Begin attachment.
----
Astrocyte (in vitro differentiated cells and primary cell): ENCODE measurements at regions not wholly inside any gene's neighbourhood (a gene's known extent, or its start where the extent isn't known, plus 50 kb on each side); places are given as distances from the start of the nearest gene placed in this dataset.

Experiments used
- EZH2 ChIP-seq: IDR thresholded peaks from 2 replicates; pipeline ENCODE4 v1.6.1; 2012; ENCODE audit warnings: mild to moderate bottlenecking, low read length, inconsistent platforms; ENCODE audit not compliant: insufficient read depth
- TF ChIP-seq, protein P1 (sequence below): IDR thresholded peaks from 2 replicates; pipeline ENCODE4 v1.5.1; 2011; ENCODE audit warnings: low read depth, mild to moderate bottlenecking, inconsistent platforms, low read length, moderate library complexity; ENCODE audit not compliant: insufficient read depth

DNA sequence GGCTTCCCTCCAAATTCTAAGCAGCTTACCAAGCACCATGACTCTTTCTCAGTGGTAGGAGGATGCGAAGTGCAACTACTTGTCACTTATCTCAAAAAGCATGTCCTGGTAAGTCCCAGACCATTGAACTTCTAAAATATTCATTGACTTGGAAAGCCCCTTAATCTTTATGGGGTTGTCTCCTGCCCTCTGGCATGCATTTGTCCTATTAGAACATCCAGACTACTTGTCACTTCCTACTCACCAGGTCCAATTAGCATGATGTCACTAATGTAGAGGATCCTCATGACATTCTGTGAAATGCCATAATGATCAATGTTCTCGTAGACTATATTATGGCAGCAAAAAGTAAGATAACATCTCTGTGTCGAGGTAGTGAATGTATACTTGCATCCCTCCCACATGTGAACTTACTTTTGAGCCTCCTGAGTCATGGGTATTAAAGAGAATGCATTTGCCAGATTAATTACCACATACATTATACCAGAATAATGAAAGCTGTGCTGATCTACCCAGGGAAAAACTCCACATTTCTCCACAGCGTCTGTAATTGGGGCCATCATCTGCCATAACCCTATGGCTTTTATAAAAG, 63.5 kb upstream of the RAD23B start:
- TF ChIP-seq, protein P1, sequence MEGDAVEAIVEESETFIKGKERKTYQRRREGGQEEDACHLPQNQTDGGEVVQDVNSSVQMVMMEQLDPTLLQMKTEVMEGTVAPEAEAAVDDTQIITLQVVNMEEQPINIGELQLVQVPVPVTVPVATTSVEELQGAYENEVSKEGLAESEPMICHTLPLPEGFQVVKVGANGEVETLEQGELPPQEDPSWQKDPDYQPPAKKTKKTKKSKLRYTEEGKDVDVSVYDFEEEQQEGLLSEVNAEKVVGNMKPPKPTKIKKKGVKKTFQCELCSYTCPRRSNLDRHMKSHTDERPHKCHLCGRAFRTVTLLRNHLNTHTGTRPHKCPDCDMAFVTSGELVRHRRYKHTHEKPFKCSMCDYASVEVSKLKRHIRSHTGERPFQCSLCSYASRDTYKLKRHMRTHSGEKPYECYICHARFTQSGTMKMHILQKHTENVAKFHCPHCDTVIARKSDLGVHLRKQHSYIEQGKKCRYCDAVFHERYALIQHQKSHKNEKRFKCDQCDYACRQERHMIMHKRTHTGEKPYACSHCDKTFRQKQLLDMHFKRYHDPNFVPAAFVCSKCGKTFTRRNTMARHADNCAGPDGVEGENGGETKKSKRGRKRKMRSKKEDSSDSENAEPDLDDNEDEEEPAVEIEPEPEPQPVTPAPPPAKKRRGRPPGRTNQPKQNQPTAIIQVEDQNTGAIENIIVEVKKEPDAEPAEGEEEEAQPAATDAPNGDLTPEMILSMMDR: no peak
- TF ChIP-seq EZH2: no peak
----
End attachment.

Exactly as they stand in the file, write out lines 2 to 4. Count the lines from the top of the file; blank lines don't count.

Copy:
Experiments used
- EZH2 ChIP-seq: IDR thresholded peaks from 2 replicates; pipeline ENCODE4 v1.6.1; 2012; ENCODE audit warnings: mild to moderate bottlenecking, low read length, inconsistent platforms; ENCODE audit not compliant: insufficient read depth
- TF ChIP-seq, protein P1 (sequence below): IDR thresholded peaks from 2 replicates; pipeline ENCODE4 v1.5.1; 2011; ENCODE audit warnings: low read depth, mild to moderate bottlenecking, inconsistent platforms, low read length, moderate library complexity; ENCODE audit not compliant: insufficient read depth